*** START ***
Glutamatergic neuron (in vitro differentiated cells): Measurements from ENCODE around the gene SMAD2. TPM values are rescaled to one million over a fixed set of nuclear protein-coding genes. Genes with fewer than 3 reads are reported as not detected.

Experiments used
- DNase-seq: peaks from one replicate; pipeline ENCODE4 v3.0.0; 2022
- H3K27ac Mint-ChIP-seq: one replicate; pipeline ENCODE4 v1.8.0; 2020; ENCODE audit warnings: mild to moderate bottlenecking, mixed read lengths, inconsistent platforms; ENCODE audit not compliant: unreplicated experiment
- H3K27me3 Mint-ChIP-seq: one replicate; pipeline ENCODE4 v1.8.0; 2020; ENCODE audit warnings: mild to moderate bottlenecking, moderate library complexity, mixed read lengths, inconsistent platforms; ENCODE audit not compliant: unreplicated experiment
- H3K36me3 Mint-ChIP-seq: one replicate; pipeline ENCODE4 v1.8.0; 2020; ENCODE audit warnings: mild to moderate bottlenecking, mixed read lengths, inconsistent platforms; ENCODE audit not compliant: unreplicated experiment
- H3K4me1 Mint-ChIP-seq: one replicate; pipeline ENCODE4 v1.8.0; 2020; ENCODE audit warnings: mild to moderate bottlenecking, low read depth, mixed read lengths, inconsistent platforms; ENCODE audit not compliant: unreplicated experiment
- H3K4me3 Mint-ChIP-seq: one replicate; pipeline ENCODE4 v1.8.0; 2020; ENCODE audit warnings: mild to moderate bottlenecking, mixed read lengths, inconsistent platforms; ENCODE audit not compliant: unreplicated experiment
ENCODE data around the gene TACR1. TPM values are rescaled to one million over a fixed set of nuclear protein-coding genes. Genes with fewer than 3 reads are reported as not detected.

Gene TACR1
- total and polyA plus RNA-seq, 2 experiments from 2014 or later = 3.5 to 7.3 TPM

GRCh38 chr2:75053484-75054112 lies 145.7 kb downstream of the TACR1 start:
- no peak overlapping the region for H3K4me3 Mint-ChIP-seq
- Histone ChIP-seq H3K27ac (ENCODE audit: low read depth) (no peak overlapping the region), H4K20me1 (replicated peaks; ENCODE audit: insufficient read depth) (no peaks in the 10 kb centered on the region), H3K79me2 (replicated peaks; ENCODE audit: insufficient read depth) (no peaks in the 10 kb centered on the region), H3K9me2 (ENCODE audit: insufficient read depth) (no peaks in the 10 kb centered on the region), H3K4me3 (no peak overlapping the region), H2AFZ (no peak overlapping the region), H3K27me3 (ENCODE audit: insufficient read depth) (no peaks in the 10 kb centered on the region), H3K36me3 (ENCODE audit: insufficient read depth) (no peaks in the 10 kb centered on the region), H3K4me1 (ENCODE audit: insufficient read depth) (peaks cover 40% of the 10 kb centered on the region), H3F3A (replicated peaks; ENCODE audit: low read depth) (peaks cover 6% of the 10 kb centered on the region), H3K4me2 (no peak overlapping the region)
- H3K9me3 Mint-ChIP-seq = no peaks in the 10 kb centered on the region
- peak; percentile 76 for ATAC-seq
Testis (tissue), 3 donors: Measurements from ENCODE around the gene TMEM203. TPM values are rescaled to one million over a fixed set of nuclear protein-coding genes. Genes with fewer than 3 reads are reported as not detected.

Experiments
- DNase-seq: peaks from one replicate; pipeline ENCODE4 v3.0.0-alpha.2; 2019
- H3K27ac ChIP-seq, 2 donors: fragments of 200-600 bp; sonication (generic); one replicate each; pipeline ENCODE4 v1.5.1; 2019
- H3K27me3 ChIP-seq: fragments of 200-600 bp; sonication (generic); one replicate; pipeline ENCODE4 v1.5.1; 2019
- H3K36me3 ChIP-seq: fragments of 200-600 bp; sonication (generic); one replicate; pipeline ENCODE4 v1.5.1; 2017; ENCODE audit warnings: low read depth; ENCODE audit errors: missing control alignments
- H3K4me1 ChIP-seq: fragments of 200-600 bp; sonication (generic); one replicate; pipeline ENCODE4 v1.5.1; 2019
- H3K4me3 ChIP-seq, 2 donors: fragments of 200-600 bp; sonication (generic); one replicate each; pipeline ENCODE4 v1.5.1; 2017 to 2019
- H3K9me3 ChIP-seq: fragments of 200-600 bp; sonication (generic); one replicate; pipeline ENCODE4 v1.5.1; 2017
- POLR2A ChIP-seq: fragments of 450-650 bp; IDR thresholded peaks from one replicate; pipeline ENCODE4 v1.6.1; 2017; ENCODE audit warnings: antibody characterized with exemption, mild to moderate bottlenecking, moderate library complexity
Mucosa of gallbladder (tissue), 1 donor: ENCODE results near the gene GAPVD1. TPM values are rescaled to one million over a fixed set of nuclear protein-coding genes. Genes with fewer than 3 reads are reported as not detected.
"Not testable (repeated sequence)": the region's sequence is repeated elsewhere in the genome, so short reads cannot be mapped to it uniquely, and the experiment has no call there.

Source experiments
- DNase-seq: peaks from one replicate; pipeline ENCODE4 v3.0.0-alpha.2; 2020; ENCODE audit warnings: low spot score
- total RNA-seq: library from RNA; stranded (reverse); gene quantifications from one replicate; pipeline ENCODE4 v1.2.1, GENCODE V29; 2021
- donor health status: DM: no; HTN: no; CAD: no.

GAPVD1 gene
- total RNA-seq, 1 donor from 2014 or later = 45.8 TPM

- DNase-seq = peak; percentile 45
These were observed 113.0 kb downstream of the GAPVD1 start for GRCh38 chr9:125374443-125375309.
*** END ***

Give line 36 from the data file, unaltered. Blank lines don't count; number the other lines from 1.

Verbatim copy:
These were observed 113.0 kb downstream of the GAPVD1 start for GRCh38 chr9:125374443-125375309.